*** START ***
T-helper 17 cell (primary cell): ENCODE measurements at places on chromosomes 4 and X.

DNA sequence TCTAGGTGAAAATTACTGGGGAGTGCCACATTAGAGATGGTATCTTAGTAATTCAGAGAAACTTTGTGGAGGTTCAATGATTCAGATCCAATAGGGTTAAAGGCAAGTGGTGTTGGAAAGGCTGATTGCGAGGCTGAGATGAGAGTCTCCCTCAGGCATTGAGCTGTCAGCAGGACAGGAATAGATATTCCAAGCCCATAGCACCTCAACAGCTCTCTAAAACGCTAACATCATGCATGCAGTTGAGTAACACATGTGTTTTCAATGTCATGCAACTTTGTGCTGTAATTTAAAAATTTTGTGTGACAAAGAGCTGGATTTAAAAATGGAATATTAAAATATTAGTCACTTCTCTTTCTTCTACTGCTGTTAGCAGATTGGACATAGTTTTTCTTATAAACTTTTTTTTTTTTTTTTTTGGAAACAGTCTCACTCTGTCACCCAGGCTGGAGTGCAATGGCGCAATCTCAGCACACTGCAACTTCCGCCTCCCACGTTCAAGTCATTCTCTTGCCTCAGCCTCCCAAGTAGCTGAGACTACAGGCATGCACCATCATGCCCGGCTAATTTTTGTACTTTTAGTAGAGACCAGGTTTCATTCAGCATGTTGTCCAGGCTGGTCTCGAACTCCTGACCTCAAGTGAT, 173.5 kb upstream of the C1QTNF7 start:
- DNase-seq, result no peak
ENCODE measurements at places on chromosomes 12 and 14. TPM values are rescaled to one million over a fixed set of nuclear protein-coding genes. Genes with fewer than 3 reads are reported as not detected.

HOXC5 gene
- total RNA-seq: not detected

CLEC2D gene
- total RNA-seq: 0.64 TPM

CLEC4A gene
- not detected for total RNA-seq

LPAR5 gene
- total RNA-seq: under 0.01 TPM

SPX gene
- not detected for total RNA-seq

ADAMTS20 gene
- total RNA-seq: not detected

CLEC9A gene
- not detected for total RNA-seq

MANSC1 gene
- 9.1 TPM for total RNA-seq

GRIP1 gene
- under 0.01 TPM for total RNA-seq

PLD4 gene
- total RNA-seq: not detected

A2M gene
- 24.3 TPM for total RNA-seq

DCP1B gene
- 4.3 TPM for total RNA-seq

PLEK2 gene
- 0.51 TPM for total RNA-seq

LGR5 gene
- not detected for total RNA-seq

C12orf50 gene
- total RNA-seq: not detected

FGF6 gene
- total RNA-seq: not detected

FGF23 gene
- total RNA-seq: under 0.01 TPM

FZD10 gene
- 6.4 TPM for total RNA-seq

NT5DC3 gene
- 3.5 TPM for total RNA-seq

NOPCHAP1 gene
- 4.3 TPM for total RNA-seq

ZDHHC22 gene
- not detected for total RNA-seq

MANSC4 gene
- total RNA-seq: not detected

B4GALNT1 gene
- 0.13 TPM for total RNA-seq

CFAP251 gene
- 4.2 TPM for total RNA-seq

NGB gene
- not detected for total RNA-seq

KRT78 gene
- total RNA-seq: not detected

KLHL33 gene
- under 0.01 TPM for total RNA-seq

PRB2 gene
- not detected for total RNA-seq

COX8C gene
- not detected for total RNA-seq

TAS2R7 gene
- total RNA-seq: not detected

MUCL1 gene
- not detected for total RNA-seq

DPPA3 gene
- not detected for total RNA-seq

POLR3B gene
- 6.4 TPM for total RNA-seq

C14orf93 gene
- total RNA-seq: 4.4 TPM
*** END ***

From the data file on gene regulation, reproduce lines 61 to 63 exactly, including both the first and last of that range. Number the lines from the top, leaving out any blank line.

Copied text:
COX8C gene
- not detected for total RNA-seq

TAS2R7 gene